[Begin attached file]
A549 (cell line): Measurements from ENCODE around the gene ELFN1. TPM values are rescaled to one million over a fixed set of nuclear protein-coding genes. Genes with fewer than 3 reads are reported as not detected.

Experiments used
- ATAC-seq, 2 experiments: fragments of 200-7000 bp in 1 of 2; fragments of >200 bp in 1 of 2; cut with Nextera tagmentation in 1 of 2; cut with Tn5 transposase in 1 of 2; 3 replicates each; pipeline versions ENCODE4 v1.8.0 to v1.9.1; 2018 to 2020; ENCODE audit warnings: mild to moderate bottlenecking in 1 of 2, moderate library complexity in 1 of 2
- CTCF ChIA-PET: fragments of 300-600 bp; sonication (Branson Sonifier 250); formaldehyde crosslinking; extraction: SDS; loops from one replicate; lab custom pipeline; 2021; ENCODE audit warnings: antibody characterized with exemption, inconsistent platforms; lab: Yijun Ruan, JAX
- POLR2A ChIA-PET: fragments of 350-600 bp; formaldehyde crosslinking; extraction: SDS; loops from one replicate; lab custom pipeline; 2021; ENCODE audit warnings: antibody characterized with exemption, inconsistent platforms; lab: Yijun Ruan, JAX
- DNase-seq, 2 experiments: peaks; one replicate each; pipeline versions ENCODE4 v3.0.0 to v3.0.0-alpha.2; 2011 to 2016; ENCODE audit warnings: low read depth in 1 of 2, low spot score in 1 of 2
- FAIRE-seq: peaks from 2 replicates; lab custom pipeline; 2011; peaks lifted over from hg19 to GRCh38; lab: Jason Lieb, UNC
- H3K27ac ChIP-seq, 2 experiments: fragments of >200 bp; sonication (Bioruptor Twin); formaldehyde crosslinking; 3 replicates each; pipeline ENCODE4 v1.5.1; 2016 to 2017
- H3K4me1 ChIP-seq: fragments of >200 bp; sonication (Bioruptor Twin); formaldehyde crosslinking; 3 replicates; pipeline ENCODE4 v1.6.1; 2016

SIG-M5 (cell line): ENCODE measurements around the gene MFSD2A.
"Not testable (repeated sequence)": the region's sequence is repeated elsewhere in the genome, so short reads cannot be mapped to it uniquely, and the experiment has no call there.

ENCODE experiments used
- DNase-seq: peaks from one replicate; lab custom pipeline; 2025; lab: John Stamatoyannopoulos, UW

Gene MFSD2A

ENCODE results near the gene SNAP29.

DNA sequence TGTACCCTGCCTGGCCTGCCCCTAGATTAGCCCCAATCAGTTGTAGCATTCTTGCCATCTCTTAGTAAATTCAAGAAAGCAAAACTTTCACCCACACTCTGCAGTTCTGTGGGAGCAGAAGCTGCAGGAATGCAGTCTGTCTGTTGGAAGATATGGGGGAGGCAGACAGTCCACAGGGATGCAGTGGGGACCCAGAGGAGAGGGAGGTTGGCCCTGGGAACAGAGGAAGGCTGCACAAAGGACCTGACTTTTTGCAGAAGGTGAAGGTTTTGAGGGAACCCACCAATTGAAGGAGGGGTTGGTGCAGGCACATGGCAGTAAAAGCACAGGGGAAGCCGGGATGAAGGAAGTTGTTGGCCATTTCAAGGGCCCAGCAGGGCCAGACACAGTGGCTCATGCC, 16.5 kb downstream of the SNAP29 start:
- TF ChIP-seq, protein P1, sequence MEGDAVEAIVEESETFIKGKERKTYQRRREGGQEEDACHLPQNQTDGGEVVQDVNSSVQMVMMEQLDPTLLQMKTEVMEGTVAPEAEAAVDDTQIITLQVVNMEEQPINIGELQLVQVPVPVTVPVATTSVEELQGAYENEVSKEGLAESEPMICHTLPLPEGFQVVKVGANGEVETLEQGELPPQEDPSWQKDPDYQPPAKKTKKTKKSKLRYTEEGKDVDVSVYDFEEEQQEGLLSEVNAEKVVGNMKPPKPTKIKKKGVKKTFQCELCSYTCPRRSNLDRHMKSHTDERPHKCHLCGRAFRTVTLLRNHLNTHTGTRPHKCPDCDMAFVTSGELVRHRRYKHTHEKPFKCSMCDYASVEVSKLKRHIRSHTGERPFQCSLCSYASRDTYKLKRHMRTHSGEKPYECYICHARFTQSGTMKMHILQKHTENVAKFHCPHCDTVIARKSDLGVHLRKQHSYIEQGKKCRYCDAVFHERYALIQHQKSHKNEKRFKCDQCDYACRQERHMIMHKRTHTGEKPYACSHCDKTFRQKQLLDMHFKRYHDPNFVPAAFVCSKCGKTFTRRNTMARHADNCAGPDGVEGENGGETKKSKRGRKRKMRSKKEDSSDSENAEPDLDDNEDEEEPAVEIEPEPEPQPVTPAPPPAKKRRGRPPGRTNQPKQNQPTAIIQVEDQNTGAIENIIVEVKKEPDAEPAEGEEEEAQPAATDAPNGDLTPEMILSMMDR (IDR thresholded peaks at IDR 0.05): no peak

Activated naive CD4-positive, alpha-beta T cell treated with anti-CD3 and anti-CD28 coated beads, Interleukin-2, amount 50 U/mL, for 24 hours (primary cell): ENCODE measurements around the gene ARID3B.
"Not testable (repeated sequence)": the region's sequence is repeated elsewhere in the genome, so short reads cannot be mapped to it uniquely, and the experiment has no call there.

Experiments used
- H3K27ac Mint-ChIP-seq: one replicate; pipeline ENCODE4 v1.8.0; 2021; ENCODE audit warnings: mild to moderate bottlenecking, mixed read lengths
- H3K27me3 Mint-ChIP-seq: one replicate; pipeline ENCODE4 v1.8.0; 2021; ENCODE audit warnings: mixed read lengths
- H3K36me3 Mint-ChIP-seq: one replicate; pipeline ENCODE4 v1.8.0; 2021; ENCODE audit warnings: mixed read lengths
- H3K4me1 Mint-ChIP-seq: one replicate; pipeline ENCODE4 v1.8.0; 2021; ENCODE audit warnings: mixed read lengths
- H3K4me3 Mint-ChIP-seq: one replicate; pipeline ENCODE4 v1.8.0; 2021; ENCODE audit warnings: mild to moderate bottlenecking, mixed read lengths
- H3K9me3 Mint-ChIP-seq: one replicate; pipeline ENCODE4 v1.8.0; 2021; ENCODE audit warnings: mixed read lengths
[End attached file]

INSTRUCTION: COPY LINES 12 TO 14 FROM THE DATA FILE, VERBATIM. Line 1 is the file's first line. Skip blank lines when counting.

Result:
ENCODE experiments used
- DNase-seq: peaks from one replicate; lab custom pipeline; 2025; lab: John Stamatoyannopoulos, UW

Gene MFSD2A